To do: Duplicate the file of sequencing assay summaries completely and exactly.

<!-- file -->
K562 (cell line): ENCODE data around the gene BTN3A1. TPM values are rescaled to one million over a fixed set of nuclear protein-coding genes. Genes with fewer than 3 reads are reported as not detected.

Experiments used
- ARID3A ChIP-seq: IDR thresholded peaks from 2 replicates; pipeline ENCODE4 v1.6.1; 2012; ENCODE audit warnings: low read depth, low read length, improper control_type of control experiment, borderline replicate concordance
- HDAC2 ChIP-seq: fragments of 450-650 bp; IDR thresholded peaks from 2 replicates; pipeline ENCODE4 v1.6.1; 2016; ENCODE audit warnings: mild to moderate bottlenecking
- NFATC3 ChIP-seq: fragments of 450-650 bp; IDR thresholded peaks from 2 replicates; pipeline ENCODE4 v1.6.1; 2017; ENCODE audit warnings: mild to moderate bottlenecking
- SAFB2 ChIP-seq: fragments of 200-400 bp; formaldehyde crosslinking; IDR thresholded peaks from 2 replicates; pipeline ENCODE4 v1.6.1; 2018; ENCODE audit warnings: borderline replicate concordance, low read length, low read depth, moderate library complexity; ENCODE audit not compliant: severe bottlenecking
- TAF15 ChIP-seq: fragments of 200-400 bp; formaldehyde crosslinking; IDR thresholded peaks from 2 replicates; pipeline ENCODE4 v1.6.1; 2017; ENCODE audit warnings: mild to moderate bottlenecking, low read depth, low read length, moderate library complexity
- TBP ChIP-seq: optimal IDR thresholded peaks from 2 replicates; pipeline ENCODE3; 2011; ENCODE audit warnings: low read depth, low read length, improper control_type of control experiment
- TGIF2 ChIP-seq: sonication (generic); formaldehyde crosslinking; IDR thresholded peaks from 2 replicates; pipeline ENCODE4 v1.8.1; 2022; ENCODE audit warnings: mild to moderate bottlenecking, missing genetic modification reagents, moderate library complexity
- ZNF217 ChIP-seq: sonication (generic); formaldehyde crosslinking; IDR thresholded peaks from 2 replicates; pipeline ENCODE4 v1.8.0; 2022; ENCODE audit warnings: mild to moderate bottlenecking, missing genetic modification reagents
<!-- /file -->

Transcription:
K562 (cell line): ENCODE data around the gene BTN3A1. TPM values are rescaled to one million over a fixed set of nuclear protein-coding genes. Genes with fewer than 3 reads are reported as not detected.

Experiments used
- ARID3A ChIP-seq: IDR thresholded peaks from 2 replicates; pipeline ENCODE4 v1.6.1; 2012; ENCODE audit warnings: low read depth, low read length, improper control_type of control experiment, borderline replicate concordance
- HDAC2 ChIP-seq: fragments of 450-650 bp; IDR thresholded peaks from 2 replicates; pipeline ENCODE4 v1.6.1; 2016; ENCODE audit warnings: mild to moderate bottlenecking
- NFATC3 ChIP-seq: fragments of 450-650 bp; IDR thresholded peaks from 2 replicates; pipeline ENCODE4 v1.6.1; 2017; ENCODE audit warnings: mild to moderate bottlenecking
- SAFB2 ChIP-seq: fragments of 200-400 bp; formaldehyde crosslinking; IDR thresholded peaks from 2 replicates; pipeline ENCODE4 v1.6.1; 2018; ENCODE audit warnings: borderline replicate concordance, low read length, low read depth, moderate library complexity; ENCODE audit not compliant: severe bottlenecking
- TAF15 ChIP-seq: fragments of 200-400 bp; formaldehyde crosslinking; IDR thresholded peaks from 2 replicates; pipeline ENCODE4 v1.6.1; 2017; ENCODE audit warnings: mild to moderate bottlenecking, low read depth, low read length, moderate library complexity
- TBP ChIP-seq: optimal IDR thresholded peaks from 2 replicates; pipeline ENCODE3; 2011; ENCODE audit warnings: low read depth, low read length, improper control_type of control experiment
- TGIF2 ChIP-seq: sonication (generic); formaldehyde crosslinking; IDR thresholded peaks from 2 replicates; pipeline ENCODE4 v1.8.1; 2022; ENCODE audit warnings: mild to moderate bottlenecking, missing genetic modification reagents, moderate library complexity
- ZNF217 ChIP-seq: sonication (generic); formaldehyde crosslinking; IDR thresholded peaks from 2 replicates; pipeline ENCODE4 v1.8.0; 2022; ENCODE audit warnings: mild to moderate bottlenecking, missing genetic modification reagents